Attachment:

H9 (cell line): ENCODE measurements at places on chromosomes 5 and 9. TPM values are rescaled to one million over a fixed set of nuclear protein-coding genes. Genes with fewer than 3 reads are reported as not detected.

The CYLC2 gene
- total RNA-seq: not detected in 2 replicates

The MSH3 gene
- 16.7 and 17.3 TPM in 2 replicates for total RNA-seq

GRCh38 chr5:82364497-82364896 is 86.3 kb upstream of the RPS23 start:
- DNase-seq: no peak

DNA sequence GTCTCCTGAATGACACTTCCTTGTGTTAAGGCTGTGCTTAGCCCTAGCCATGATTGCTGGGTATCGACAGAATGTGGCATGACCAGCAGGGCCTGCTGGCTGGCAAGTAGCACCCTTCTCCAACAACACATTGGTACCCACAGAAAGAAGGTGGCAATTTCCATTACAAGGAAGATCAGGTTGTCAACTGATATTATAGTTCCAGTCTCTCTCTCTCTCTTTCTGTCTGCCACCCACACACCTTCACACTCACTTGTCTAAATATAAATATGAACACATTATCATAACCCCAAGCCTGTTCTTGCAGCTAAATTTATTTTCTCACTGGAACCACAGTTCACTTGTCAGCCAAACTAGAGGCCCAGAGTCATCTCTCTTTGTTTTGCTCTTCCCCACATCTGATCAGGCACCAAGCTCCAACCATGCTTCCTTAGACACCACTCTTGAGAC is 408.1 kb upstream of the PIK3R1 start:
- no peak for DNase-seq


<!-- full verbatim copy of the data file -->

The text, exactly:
H9 (cell line): ENCODE measurements at places on chromosomes 5 and 9. TPM values are rescaled to one million over a fixed set of nuclear protein-coding genes. Genes with fewer than 3 reads are reported as not detected.

The CYLC2 gene
- total RNA-seq: not detected in 2 replicates

The MSH3 gene
- 16.7 and 17.3 TPM in 2 replicates for total RNA-seq

GRCh38 chr5:82364497-82364896 is 86.3 kb upstream of the RPS23 start:
- DNase-seq: no peak

DNA sequence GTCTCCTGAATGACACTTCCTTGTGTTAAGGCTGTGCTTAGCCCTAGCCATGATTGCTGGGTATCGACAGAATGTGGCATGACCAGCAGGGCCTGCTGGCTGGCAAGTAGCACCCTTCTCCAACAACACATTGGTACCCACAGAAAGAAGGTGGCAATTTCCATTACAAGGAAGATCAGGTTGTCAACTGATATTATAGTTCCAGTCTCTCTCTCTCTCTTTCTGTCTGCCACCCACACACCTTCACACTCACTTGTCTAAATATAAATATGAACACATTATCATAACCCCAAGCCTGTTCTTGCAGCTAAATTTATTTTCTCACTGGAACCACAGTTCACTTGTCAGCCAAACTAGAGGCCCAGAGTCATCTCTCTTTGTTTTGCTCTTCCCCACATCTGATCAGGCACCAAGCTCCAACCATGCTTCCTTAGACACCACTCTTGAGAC is 408.1 kb upstream of the PIK3R1 start:
- no peak for DNase-seq